There are many aspects to a mortgage application, each with its own nuances, details, and require planning. Don’t find yourself saying ‘I wish I’d known that’, when you have a home purchase on the line. Let’s expand on what lenders are looking for with respect to down payment.
In general, lenders like to see 90 days bank statements showing you have the funds. A progressive accumulation of funds is acceptable, for example, paycheques. Any large deposits or transfers will need an explanation. Essentially, the lender wants to ‘follow the money’, so if it came from your other bank accounts, you need to show that statement also, going back 90 days.
The simplest approach is to have your full down payment amount set aside before 90 days back, in a bank account with limited transactions. If funds are not seeded for 90 days, it may fall into the other scenarios below, or, without proper explanation, it may become a deal breaker.
If your down payment is a gift, you need a signed gift letter, including a declaration that the gift is non-repayable. The lender may also ask for proof of the funds. This may involve bank statements from your giftor, which may become a delicate topic, so best to prep for this conversation. Or, the lender may ask for proof of funds landing into your account. Don’t set yourself up for a flagged file, avoid the gray area, a gift should really mean a gift. In general, the gift only qualifies from immediate relative. For the majority of rental property applications, lenders do not accept gift down payment.
If funds are from overseas, prepare for more questions. This is due to money laundering regulations. Firstly, lenders have a list of sanctioned countries which can halt a file. Even if not, lenders often like to see the funds seeded in a Canadian account for a certain amount of time, like up to the 90 days stated above. Transferring funds internationally can take long, don’t put yourself in a time sensitive situation.
Lenders want the funds to be liquid. They will expect, before closing, proof of liquid funds landing into your bank account. This may involve, for example, selling stocks, or a firm sale agreement of another property, if using those sale proceeds. If you qualify, bridge financing may be possible if the sale proceeds come after your subject purchase closing.
Down payment funds can be borrowed, but you have to qualify. Most importantly, the debt payment has to be factored into the debt ratios. In this situation, most preferred is a secured loan, like home equity line of credit (HELOC), secured on another property. Most lenders will accept this as a down payment on a rental purchase. However, an unsecured loan, like personal line of credit, is usually only reserved for owner occupied purchase, and as long as you qualify. For all these loans, you need to have room in your borrowing limit, until the day of closing. Typically, a recent statement is acceptable.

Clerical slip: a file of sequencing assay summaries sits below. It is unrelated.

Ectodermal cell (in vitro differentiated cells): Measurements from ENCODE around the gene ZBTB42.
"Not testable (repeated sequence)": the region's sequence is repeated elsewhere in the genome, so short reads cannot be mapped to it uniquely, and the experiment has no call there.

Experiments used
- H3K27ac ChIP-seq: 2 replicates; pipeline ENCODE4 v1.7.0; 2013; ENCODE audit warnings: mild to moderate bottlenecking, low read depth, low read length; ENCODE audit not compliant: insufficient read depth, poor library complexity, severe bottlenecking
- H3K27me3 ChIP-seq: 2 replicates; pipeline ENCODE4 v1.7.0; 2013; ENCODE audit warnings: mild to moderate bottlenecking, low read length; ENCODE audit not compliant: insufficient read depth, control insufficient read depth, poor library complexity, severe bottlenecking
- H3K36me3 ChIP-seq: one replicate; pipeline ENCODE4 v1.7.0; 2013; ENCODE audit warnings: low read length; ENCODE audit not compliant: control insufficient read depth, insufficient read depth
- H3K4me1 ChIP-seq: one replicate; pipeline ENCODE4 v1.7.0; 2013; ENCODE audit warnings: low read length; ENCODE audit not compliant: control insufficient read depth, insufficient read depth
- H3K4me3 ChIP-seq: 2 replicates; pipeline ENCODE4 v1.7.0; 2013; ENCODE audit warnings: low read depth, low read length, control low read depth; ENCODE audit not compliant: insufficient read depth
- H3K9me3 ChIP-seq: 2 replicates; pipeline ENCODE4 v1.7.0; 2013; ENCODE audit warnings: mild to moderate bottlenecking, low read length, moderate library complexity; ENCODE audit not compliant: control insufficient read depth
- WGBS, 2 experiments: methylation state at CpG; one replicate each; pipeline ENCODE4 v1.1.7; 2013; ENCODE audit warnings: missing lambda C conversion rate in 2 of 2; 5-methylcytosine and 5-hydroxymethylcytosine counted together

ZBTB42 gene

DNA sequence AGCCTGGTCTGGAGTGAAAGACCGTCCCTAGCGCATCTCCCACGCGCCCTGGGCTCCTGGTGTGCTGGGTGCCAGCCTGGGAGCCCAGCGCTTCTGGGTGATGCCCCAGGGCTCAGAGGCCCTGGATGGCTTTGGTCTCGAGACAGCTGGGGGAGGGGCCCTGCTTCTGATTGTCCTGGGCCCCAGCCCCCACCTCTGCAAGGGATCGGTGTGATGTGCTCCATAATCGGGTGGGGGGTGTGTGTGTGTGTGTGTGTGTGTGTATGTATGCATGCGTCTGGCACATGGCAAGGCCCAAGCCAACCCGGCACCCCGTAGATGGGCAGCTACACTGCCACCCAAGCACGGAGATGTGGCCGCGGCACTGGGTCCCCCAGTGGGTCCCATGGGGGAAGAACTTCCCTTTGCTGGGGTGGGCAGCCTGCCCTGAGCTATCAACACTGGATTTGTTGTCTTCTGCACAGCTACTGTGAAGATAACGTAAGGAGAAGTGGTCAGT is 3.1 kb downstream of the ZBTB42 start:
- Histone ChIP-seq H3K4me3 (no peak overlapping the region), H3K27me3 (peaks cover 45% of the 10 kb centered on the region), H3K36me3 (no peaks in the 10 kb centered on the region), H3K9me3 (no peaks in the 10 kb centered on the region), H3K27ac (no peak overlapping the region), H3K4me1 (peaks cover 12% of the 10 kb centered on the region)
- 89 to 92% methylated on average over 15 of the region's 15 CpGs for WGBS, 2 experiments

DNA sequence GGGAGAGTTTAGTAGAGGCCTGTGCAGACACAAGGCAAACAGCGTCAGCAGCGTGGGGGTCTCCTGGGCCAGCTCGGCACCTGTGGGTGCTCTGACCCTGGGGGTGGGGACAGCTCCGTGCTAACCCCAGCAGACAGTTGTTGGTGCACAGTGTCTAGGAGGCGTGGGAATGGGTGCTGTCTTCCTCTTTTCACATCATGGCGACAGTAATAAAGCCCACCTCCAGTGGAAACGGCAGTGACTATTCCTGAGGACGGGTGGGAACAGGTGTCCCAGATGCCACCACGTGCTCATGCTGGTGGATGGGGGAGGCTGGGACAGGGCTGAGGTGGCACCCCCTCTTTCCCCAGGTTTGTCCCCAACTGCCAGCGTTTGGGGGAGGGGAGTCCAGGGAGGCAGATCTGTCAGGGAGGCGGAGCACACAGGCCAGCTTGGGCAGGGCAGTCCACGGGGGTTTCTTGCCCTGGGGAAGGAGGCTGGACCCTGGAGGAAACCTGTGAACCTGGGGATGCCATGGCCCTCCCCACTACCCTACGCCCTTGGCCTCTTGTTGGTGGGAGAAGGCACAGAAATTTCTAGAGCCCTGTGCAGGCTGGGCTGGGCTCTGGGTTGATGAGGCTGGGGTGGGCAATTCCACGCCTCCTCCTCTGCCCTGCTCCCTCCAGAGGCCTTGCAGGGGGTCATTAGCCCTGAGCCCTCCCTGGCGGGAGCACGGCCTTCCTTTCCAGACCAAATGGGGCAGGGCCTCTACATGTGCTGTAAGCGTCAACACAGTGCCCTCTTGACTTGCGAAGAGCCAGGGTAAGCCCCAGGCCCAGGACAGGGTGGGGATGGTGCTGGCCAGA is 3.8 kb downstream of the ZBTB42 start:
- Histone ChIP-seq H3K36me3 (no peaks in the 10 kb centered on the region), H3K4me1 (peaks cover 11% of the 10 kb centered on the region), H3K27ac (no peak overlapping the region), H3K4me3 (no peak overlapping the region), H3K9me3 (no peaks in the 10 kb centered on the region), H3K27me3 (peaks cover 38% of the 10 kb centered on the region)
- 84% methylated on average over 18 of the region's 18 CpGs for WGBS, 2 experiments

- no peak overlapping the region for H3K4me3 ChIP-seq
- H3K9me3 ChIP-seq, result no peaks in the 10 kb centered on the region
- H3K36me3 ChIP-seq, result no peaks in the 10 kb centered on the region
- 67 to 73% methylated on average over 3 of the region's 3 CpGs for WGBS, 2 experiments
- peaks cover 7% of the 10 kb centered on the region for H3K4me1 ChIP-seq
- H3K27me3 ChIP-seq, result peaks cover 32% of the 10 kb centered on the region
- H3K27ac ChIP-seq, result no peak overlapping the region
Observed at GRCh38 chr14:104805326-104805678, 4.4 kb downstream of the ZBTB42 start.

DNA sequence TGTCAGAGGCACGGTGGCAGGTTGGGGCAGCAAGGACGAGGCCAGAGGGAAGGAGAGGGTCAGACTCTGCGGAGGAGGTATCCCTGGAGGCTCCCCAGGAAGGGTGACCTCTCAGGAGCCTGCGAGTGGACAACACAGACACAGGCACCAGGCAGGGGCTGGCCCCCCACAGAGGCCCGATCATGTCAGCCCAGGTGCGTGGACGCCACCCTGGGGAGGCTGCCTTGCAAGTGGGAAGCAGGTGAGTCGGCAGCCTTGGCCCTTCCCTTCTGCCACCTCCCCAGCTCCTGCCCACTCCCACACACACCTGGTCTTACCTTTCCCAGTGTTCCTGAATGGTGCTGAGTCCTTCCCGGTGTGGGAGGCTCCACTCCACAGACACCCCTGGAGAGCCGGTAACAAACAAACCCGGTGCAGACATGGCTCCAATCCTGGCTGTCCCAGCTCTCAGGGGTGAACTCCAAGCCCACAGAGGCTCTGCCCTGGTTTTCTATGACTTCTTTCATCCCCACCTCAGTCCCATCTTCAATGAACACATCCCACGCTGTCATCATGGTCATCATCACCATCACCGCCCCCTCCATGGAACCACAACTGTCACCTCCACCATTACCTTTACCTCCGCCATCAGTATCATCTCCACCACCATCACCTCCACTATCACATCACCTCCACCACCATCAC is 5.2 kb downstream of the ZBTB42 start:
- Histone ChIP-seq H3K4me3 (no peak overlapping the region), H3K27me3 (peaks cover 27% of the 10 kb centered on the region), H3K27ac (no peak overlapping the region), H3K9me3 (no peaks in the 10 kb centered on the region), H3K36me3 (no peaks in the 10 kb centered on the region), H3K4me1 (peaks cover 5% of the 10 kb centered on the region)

Borrowed funds may weaken the file if it is borderline in other aspects, such as credit, debt ratios or minimum 5% down payment (applies to insured owner occupied purchase). The lender wants to see that you have the capacity to save funds, and won’t spiral into default at the first sign of an unexpected expense. Similarly, for a borderline file, even if you don’t borrow funds, having no additional savings above the down payment may be taken into consideration. This does not mean applicants with limited savings cannot get approved, applicants can demonstrate strength in other areas.
In addition to down payment, lenders request proof of funds for closing costs. The rule of thumb is 1.5% of purchase price, regardless of actual closing costs. This does not mean you don’t plan for actual costs, which can be higher. These funds do not need to be seeded the 90 days, and can be borrowed, even on credit card, for example. If borrowed, however, the loan needs to be factored into the debt ratios.
Unless a qualified gift, it is implied the funds are from your own sources. For example, 90 days savings via your own bank statements or your most recent line of credit statement. A common real estate investor question is about funds from ‘joint venture partners’. The simple answer is, if the funds come from the partner, then the partner has to go on the mortgage application and title. This is why many real estate investors keep aside their own funds to close (like a line of credit with borrowing capacity). This allows flexibility of not adding partner to mortgage application. Note that whoever is on the purchase agreement must be on the mortgage. Working with partners is a more detailed conversation you should be having with a mortgage broker, and ahead of a live purchase offer.
A second mortgage on the subject property, at the time of purchase, can be considered ‘borrowed funds’ for down payment. However, usually second mortgages are done once you own the property, post close, or during a refinance. This route is more costly, and harder to qualify for, if doing it together with a first mortgage at time of purchase. But, it may be the solution for getting you into the property. This scenario is typically shorter term and is coupled with a plan to pay off the second mortgage or restructure the entire combined mortgage.
In general, subject to qualification, minimum down payment for purchase of owner occupied property (or owner occupied with rental suite) is 5%, and, 20% for full rental. Theoretically, if you can qualify with ‘borrowed funds’, such as a secured line of credit, down payment can be zero %.